After depleting its lending resources at the height of last year’s meltdown, the IMF has managed to conclude an impressive $750 billion worth of borrowing deals with Group of Twenty members. And, given the line-up for IMF assistance, there is every reason to believe that a good portion of the money will be put to use in 2010. Where that money takes the global economy however, is open to debate.
Ukraine, the beneficiary of a $16.4 billion IMF emergency facility in late 2008, is already in default, despite receiving overly generous terms. “If it were not for geopolitical concerns pertaining to Russia, Ukraine would not be demanding, and getting, its loan installments under the facility,” said an IMF official on the sidelines of this week’s IMF-World Bank summit in Istanbul. “On sheer economic grounds, Ukraine is a Latin American-style basket case.” Five--year Ukraine credit default swap rates are being quoted at 1,200 basis points; Argentina, which is hoping to restructure $20 billion of defaulted bonds shortly, is the second most risky sovereign with CDS prices around 1,100 bps and a default probability of 52%.
News wires streaming into the summit pressrooms should have forced IMF and World Bank policy makers to reconsider the conditions attached to their financial aid packages. Ukraine was not the only country confirming non-compliance; Latvia too had failed to achieve the spending cuts promised when signing off on a $10 billion loan from the IMF and the EU. (Five-year Latvian CDS prices are in the 480-500 bps range). Pakistan, which received aid in excess of $11 billion last November, admitted that another round of sovereign restructuring is necessary if it is to retain its momentum in the war on terror. And Romania’s $27 billion loan facility may also be in trouble as the government is finding it extremely difficult to reach the IMF-prescribed deficit reductions.
When looking through the windows of their meeting rooms, delegates to the Istanbul summit saw Turkish demonstrators calling for a halt to the $20 billion loan negotiations between the IMF and Turkey. “Youth unemployment is at 25% and the IMF loan terms will raise that figure to 40%,” said a student leader holding a placard with the image of Che Guevara. In fact, Che’s ghost haunted the summit right from the very outset.
During the 1961 Summit of the America’s in Punta del Este (Uruguay), Che Guevara warned Latin American nations not to accept financial aid accompanied by a laundry list of austerity and privatization schemes. And, as the passage of time would show, foreign loans only served to worsen living conditions for the vast majority of populations throughout the continent. Will history repeat itself insofar as the debt defaults of the 1980s and 1990s are repeated in at least 30 of the 40-odd countries with whom the IMF has ongoing loan agreements?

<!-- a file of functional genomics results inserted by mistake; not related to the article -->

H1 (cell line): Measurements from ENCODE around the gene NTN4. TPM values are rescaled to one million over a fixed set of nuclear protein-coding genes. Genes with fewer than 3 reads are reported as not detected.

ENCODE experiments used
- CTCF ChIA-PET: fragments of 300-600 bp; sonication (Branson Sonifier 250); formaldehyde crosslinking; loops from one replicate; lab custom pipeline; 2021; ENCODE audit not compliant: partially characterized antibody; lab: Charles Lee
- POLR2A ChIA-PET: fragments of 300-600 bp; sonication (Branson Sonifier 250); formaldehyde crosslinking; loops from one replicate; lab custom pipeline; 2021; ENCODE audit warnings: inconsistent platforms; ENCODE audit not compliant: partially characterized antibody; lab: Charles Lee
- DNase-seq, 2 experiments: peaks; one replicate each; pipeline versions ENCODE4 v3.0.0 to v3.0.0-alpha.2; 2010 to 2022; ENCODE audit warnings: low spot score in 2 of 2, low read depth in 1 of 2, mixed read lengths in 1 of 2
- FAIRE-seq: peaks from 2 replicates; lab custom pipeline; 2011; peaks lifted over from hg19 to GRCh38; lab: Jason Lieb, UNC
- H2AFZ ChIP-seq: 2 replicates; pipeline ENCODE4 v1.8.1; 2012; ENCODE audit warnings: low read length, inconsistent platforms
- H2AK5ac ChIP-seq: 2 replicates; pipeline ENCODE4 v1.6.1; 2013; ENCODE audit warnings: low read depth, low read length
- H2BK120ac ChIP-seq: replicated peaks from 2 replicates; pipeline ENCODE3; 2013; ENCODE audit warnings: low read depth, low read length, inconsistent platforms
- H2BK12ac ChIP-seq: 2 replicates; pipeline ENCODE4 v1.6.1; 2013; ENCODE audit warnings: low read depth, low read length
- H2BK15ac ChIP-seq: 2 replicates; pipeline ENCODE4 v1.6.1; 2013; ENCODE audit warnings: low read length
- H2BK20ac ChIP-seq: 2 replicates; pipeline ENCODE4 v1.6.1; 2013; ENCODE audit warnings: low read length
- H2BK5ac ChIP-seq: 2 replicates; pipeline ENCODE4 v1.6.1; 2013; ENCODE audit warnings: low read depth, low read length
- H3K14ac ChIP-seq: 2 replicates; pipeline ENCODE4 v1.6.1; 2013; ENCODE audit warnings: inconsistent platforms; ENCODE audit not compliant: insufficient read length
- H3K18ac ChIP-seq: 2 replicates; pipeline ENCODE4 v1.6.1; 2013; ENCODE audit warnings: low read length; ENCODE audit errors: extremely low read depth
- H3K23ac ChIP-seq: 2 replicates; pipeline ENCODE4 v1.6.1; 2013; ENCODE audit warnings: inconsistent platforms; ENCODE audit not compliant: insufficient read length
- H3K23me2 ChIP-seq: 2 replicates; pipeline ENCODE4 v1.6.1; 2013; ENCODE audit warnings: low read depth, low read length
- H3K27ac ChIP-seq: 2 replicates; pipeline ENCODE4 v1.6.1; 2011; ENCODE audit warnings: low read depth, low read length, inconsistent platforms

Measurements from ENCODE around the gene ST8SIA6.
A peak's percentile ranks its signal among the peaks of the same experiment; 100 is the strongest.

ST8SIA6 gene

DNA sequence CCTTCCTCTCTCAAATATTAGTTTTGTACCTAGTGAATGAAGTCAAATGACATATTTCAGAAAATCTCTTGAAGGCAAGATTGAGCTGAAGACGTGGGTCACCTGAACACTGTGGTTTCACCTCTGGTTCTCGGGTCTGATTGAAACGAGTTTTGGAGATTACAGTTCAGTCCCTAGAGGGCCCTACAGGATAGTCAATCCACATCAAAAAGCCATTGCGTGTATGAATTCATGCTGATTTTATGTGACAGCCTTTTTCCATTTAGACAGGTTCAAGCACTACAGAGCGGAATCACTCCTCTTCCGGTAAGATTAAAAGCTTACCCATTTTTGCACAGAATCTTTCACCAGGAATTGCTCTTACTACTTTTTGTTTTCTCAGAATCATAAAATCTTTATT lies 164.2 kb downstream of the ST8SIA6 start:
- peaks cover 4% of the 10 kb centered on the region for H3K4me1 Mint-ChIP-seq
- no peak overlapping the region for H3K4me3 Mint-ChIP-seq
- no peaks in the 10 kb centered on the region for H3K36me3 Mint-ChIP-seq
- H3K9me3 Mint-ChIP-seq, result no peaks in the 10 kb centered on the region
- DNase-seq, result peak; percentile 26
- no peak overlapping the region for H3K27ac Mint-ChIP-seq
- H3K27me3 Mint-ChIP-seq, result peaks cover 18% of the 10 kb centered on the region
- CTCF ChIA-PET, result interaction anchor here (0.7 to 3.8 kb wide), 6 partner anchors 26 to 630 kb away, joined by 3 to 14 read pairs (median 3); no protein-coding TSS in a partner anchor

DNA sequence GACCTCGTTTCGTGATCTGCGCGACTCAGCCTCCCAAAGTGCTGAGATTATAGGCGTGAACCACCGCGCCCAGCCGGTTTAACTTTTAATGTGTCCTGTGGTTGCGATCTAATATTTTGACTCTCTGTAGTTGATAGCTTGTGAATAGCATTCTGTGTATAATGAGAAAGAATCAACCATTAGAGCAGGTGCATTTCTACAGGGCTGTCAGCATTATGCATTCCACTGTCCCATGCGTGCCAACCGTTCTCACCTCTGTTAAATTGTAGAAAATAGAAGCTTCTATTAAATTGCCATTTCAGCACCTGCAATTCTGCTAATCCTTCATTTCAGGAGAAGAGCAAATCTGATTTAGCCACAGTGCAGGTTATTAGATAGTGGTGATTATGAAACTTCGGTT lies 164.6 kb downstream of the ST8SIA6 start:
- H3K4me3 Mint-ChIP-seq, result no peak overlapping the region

Neil Watkins, executive director of Jubilee USA, asked perhaps the most critical of questions: “Why is the IMF delivering assistance in the form of loans when poor nations need debt relief and grants?”
In fact, the empirical evidence suggests that none of the recipients of IMF credits can realistically conform to debt service provisions in the foreseeable future. So is the IMF’s call to developing countries to increase interest rates and cut public spending (exactly the opposite of what the IMF is telling wealthy nations) laying the foundations for the next global meltdown?
In this writer’s opinion, yes. The IMF continues to impose inappropriate and onerous conditions on borrowers who will agree to almost anything which results in short-term cash inflow. In the absence of robust global growth, such conditions are bound to exacerbate economic downturns in a number of countries.
Short the “frontier” markets and “emerging” Europe (FRN, PMNA, GUR) for now; we will get to the broader emerging markets matrix when third-world corporations and banks figure out how to refinance $400 billion in foreign currency debt coming due in another 12-16 weeks.
Disclosure: Short GUR